Monday, June 15, 2015

“Our next leader will need a much broader skills set . . .”

“. . . [G]iven the opportunities and threats brought by the fast-paced, multi-skilled, inter-disciplinary 21st century world.” [Our next president, Gemma Cruz Araneta, Manila Bulletin, 6th Jun 2015] Indeed with our hands full, we need such a leader. But have we ever paused to ask: where are we going really? With the two branches, the Executive and the Legislative, for example, we have an abundance of skills.

“It was silly of us to expect an Annapolis graduate, with an engineering degree from an American Ivy League school, to deliver on his mandate. It was the same expectation we had of his predecessor who had a Wharton business degree and worked in Wall Street.” [DOTC: A shameful failure, Boo Chanco, DEMAND AND SUPPLY, The Philippine Star, 12th Jun 2015]

Indeed skills alone don’t get the job done. Beyond incompetence, we would blame it on “crab mentality” whenever we see government – or we, the people – unable to move forward? We’ve heard it before: “trapo” or traditional politicians versus reform (or is it celebrity?) politicians, the elite class versus “the masa”, party-lists versus political parties, INC-backed or CBCP pastoral letter-influenced, etc. But if there is a common denominator, is it vested interest? There are more: BBL or no BBL, Cha-cha or no Cha-cha, FDI or Filipino-first (or is it oligarchy first?), etc.

Is our sorry state stemming from our hierarchical instincts and values? The Church, oligarchy, the education community, professional groups, and similar societal elements would claim to be “the chosen few” implicitly? And would it explain crab mentality that has held as hostage, with very little sense and vision of the future, if any?

Could we Pinoys pull together behind an overarching purpose even when rank has spoiled us of its privileges? When there is no unifying object, who can say which principles must rule? Precisely why Francis is shifting the focus away from holier-than-thou, for example? If a “good thief” can be heaven-bound, “who are we to judge”? Is there is a higher purpose? But because we’re a big fish in our small pond, does the parochialism undermine our worldview – and relevance? Even a US with a lame duck president can’t convince the world of its relevance?

But we judge our neighbors against our yardsticks, i.e., we're not only God-fearing but truly democratic and patriotic . . . and even smarter? And not surprisingly, we have a senator who saw it fit to assume omnipotence that he is throwing out the window the work of many years by various groups, both local and foreign, that want to help us in Mindanao?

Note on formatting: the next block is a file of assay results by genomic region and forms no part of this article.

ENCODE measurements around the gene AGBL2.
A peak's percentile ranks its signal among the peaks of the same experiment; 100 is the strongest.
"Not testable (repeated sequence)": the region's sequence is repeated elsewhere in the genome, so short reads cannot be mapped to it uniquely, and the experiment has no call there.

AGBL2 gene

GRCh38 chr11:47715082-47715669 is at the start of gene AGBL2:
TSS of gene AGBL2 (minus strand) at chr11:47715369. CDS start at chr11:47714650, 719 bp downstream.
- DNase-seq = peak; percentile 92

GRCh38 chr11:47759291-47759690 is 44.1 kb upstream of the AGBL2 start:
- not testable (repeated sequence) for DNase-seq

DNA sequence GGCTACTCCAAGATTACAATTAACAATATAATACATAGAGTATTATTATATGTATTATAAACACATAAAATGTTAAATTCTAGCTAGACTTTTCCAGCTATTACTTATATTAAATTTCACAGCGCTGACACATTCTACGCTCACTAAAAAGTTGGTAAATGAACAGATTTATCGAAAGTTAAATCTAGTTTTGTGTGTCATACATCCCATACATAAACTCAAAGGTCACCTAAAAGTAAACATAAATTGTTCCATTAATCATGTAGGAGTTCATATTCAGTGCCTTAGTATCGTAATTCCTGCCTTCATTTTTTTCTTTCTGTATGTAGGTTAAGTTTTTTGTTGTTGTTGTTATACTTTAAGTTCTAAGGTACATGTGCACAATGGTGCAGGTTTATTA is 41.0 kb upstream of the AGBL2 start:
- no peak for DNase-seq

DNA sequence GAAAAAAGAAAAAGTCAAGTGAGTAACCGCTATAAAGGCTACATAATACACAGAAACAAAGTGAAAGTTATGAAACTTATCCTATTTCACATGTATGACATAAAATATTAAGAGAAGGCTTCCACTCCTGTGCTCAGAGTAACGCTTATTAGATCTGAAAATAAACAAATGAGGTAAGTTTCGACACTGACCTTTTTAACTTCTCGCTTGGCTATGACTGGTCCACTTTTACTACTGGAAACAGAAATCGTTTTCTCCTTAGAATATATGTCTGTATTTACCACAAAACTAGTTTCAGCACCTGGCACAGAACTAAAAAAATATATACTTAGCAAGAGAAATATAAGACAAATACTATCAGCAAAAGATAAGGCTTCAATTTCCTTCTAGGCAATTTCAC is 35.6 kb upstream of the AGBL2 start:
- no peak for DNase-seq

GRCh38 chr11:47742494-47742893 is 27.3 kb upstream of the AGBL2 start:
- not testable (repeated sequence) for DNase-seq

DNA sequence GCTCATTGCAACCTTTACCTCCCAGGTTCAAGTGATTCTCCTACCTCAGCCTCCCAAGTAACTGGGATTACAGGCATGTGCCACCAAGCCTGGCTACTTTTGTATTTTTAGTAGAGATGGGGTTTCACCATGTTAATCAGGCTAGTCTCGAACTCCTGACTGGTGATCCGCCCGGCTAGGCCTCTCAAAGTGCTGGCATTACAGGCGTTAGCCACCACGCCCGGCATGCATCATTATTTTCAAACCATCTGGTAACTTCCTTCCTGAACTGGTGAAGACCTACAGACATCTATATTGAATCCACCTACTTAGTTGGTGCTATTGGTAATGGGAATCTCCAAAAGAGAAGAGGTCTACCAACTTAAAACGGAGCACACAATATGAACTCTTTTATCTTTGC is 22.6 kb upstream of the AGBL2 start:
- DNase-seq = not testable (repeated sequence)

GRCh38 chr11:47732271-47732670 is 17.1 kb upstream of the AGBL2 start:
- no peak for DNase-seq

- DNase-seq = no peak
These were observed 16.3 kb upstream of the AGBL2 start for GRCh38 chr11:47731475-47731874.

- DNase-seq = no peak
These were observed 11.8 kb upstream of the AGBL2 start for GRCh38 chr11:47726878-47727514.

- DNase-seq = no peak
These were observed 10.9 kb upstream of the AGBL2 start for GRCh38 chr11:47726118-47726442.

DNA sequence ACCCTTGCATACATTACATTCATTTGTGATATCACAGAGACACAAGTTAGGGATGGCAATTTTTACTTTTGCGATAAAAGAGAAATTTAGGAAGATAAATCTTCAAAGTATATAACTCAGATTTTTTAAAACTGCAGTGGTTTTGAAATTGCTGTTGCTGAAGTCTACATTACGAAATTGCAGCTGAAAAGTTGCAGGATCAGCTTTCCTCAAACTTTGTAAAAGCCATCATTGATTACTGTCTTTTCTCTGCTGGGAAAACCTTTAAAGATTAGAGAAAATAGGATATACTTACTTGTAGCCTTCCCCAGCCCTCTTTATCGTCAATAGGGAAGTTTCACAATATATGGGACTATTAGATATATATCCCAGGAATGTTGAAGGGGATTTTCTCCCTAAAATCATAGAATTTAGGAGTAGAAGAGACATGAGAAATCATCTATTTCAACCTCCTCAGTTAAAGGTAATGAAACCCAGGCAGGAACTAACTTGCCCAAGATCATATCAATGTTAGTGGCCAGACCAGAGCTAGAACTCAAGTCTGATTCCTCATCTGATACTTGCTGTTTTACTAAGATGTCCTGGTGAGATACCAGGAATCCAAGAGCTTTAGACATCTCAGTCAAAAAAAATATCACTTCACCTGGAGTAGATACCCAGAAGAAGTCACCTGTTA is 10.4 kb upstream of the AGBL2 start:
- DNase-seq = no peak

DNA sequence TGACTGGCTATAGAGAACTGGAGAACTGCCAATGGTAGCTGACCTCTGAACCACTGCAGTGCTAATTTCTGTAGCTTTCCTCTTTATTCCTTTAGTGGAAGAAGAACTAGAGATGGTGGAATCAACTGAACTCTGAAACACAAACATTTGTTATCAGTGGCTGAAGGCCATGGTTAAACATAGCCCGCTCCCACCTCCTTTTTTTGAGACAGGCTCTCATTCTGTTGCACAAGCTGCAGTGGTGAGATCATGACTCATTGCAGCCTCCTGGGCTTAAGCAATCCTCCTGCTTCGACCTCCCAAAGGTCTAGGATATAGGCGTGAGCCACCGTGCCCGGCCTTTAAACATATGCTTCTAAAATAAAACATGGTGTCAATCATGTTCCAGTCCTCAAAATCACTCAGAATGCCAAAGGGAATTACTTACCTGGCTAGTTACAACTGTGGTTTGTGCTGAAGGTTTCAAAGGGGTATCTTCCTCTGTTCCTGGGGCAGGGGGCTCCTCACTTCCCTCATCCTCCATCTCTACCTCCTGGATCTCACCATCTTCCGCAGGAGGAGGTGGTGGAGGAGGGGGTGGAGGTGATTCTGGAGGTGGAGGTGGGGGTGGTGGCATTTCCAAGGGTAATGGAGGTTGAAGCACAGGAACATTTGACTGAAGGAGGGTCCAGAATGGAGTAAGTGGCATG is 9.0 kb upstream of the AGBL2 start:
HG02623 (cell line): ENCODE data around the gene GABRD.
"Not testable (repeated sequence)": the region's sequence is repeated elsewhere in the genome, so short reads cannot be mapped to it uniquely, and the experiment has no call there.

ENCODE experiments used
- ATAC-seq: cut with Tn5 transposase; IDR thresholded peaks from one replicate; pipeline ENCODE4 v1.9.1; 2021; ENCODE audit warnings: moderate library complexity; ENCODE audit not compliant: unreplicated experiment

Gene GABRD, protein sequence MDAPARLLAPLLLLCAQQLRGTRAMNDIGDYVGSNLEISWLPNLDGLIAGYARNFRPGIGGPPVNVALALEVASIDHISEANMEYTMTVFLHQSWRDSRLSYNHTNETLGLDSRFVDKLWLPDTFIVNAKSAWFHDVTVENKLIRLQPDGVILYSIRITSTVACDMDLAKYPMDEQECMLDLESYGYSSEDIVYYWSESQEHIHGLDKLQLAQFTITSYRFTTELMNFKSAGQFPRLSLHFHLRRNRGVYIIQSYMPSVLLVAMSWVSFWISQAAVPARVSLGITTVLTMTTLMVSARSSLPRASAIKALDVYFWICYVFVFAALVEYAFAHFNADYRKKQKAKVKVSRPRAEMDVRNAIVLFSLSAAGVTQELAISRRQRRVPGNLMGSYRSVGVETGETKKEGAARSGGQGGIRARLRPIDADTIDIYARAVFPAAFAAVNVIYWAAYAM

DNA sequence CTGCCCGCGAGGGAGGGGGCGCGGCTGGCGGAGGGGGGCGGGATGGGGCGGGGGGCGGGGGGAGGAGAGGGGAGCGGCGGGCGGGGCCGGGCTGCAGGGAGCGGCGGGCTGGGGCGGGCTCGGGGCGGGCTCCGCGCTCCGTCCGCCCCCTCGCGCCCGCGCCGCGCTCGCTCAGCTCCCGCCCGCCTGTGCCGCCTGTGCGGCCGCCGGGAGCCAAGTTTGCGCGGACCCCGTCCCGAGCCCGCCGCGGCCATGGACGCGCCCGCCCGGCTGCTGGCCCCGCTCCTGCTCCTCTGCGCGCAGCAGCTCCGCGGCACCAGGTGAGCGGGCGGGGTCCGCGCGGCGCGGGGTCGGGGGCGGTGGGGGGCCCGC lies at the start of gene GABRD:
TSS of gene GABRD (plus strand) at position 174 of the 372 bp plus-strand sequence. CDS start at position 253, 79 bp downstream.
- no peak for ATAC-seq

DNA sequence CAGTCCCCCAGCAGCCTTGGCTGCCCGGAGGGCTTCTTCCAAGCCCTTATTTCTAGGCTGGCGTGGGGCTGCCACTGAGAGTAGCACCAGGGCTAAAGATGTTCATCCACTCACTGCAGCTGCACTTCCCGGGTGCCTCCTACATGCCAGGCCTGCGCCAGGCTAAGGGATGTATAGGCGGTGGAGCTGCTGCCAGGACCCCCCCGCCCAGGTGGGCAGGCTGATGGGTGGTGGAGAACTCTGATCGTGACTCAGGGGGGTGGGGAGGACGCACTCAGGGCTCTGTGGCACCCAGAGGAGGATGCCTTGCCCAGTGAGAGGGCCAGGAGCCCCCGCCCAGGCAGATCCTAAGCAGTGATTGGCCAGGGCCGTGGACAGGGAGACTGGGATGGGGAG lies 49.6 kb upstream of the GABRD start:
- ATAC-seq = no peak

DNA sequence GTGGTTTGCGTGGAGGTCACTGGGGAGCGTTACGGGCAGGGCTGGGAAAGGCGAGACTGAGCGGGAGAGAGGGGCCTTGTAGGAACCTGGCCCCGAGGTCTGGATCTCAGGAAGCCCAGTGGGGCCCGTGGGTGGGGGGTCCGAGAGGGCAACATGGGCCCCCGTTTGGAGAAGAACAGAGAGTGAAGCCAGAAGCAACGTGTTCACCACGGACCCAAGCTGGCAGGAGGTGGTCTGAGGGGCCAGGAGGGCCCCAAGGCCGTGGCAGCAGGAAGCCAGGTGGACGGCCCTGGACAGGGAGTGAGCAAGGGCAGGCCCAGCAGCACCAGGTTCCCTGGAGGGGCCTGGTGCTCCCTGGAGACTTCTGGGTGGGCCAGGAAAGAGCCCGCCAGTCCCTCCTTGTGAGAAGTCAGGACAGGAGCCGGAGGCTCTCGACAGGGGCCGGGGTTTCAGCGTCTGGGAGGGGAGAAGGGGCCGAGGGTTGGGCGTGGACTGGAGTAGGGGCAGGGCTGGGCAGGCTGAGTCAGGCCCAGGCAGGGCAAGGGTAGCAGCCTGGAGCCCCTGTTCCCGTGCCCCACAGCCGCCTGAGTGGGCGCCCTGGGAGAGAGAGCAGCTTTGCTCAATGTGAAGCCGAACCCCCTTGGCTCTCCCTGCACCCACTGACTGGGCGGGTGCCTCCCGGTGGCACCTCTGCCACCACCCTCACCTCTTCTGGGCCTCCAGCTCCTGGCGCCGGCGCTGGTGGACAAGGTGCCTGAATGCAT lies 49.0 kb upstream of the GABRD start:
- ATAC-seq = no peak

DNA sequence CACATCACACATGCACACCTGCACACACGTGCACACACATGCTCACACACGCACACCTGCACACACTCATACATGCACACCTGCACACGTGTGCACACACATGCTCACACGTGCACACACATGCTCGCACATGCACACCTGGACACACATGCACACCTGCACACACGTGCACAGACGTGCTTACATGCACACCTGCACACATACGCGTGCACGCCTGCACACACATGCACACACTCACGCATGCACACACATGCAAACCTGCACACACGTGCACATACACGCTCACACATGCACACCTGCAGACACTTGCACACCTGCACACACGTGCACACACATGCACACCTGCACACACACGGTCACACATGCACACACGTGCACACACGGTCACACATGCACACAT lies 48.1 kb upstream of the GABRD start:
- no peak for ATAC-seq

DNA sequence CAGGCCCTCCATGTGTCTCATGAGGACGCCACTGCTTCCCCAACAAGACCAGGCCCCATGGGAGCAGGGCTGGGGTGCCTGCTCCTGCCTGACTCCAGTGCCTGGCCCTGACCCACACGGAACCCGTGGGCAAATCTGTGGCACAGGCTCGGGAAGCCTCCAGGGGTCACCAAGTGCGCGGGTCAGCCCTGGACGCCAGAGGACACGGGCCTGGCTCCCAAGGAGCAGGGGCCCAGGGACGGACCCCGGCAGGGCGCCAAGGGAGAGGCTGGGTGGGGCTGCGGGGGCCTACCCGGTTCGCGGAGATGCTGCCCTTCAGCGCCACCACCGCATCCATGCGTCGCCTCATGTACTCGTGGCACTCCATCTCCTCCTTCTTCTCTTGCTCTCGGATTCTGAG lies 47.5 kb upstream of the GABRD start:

One of the fundamentals of change management is to start with the familiar. And recently this blog discussed sense of purpose, principles, bayanihan and Titanic, among others. Having lived in the West for almost 3 decades and experienced their progress and setbacks, this writer wonders if we Pinoys can be different.

For example: (a) two Nobel Prize winners brought about a financial disaster a decade before the Great Recession; (b) the Western educational system has recognized its shortcomings; and (c) different disciplines have considered that they were the center of the universe – from manufacturing (after WWII when factories shifted from military to commercial goods) to marketing to quality to finance to information technology, etc. And not surprisingly, even the top-tier companies in Fortune 500 have been unable to keep their rankings through the years.

“Mr. Aquino, like all human beings, is a prisoner of his own limitations.” [Prisoner of his own limitations, BS Aquino a great success in Japan, Rene Q. Blas, Publisher/Editor, The Manila Times, 6th Jun 2015]

Indeed, we are all prisoners of our own limitations. Thus, “THE GOVERNMENT has kept virtually unchanged its list of domestic activities and sectors restricted to foreign participation, prompting one business leader to cite anew the need to make the list ‘less negative’. Malacañang on Friday published Executive Order No. (EO) 184, dated May 29, that provides the 10th Regular Foreign Investment Negative List (FINL), keeping largely intact provisions of the preceding order: EO 98 of Oct. 29, 2012.” [Restrictions retained in 2015 ‘negative list’, Business World, 5th Jun 2015]